The involvement of lay people is politicized when the laity become absorbed by the exercise of "authority" within the Church. This happens when the Church is no longer seen in terms of a "mystery" of grace that characterizes her, but in sociological or political terms, often on the basis of a misunderstanding of the notion of "People of God", a notion that has deep and rich biblical roots and was so opportunely put to use by the Second Vatican Council. When it is not service but power that shapes every form of government in the Church, whether exercised by the clergy or by the laity, opposing interests begin to make themselves felt. Clericalism for priests is the kind of governance that comes more from the use of power than from the spirit of service; it always gives rise to all sorts of antagonism between priests and people. Such clericalism is found in forms of lay leadership that do not reasonably respect the transcendental and sacramental nature of the Church and of her role in the world. Both these attitudes are harmful. On the contrary, what the Church needs is a deeper and more creative sense of complementarity between the vocation of the priest and the vocation of lay people. Without this, we cannot hope to be faithful to the teaching of the Council nor find a way out of the usual difficulties with the priest's identity, the people's confidence in him and the call to the priesthood". (Pope John Paul II's to the Bishops of Antilles ad limina address, May 7, 2002 §2)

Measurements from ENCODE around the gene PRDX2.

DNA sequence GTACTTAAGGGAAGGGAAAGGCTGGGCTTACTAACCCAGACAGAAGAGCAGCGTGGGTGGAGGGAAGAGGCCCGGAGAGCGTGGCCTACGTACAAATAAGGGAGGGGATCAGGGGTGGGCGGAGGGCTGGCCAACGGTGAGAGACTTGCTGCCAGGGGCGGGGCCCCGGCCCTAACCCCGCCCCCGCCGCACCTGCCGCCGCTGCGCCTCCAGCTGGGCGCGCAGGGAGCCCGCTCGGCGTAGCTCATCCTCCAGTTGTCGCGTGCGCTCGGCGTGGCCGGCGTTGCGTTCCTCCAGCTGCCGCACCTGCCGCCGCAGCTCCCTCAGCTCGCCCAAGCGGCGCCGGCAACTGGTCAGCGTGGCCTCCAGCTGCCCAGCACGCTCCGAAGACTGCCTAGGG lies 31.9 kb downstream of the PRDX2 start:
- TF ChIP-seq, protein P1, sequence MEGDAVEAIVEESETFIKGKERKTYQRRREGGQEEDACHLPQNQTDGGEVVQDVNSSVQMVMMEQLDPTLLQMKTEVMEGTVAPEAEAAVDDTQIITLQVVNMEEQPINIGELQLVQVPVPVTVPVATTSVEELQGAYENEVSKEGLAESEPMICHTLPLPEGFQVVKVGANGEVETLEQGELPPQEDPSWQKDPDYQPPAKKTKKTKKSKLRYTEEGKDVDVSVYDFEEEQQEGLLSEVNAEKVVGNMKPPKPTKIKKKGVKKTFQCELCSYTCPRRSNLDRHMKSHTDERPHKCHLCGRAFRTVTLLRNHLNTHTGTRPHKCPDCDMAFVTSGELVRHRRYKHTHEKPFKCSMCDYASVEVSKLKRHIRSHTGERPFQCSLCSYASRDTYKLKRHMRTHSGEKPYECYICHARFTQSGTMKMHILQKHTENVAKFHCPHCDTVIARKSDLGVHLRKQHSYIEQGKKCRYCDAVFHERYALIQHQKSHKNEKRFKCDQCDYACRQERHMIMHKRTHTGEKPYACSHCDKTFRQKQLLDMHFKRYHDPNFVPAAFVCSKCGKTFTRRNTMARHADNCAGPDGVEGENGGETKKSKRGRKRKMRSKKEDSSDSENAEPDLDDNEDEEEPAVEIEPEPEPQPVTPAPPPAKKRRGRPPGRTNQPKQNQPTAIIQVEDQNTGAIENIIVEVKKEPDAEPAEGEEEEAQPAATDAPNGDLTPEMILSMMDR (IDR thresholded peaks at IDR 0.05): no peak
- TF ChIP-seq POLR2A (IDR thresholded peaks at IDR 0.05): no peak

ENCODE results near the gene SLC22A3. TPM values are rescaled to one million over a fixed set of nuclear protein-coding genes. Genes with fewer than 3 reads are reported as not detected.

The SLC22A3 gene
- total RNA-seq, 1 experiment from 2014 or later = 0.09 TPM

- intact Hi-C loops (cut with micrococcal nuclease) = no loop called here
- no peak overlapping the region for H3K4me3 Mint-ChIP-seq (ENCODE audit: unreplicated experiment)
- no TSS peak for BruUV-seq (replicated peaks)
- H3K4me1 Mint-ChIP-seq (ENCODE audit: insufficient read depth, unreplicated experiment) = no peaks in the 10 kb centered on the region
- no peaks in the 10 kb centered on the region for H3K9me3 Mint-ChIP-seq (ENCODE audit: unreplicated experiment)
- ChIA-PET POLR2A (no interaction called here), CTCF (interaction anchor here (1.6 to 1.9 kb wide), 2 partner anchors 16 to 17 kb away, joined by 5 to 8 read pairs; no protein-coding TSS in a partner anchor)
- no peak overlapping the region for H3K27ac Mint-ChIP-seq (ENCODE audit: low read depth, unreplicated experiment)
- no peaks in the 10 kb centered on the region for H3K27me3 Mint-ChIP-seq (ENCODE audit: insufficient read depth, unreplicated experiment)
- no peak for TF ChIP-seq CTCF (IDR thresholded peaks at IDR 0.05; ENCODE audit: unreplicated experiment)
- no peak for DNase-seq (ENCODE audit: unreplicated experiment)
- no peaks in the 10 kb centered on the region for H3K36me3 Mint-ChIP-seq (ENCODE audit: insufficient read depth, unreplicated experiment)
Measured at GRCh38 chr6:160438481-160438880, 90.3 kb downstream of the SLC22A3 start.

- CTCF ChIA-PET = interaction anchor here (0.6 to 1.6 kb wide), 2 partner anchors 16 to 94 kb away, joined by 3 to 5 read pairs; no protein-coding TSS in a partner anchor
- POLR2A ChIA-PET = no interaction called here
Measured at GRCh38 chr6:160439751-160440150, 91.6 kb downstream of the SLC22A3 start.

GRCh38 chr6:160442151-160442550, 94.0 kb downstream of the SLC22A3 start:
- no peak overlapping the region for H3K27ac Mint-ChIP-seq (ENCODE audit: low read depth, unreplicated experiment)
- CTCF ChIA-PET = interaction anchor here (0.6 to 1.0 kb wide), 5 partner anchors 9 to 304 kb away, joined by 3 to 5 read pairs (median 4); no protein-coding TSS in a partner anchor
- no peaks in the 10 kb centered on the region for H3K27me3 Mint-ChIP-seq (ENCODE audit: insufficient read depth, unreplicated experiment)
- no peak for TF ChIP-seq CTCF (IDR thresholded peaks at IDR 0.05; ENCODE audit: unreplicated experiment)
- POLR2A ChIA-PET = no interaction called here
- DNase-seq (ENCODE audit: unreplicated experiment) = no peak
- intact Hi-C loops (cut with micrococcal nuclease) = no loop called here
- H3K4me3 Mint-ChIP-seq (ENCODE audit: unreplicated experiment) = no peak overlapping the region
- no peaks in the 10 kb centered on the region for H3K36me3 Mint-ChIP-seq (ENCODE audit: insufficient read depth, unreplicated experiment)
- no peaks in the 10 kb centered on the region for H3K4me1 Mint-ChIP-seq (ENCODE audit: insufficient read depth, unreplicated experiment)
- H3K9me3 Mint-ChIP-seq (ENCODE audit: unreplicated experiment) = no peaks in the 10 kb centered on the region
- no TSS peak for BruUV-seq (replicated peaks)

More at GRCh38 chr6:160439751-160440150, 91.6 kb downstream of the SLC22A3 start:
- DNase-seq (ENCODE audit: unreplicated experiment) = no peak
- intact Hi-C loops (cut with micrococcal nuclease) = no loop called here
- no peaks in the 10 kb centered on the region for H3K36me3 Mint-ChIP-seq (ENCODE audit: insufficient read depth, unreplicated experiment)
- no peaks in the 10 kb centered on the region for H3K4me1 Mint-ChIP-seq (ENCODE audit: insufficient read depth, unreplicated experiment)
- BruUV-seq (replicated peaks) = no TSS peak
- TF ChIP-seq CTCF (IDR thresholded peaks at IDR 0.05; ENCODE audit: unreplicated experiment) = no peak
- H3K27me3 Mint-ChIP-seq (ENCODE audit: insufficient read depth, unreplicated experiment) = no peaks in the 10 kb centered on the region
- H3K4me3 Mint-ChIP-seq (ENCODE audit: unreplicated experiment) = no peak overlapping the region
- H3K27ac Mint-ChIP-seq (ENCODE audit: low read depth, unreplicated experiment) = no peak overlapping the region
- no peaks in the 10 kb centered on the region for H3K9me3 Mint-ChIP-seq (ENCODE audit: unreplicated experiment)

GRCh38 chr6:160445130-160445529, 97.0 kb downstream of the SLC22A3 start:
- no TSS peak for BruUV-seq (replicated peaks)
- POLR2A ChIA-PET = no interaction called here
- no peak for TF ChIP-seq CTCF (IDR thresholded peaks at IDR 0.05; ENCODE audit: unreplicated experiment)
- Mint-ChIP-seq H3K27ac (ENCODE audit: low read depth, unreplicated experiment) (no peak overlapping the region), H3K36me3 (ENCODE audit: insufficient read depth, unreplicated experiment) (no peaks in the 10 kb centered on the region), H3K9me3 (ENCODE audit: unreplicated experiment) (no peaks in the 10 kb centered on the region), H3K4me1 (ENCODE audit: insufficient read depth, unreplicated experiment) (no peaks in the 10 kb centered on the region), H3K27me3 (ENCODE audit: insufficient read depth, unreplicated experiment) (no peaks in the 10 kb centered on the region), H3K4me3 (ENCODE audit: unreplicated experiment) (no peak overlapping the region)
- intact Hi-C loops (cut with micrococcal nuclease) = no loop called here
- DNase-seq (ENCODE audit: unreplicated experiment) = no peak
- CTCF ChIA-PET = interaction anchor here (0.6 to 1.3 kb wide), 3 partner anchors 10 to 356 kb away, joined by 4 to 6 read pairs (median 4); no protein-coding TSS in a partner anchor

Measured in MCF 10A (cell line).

The "noble custom" of boys as altar servers "after the manner of acolytes" is encouraged, which is not new; but what is new is that the Instruction suggests forming associations for these young men, to be approved or established by the CDW.
The Instruction affirms, here, that girls or women may be admitted to this service -- at the discretion of the diocesan bishop "and in observance of the established norms".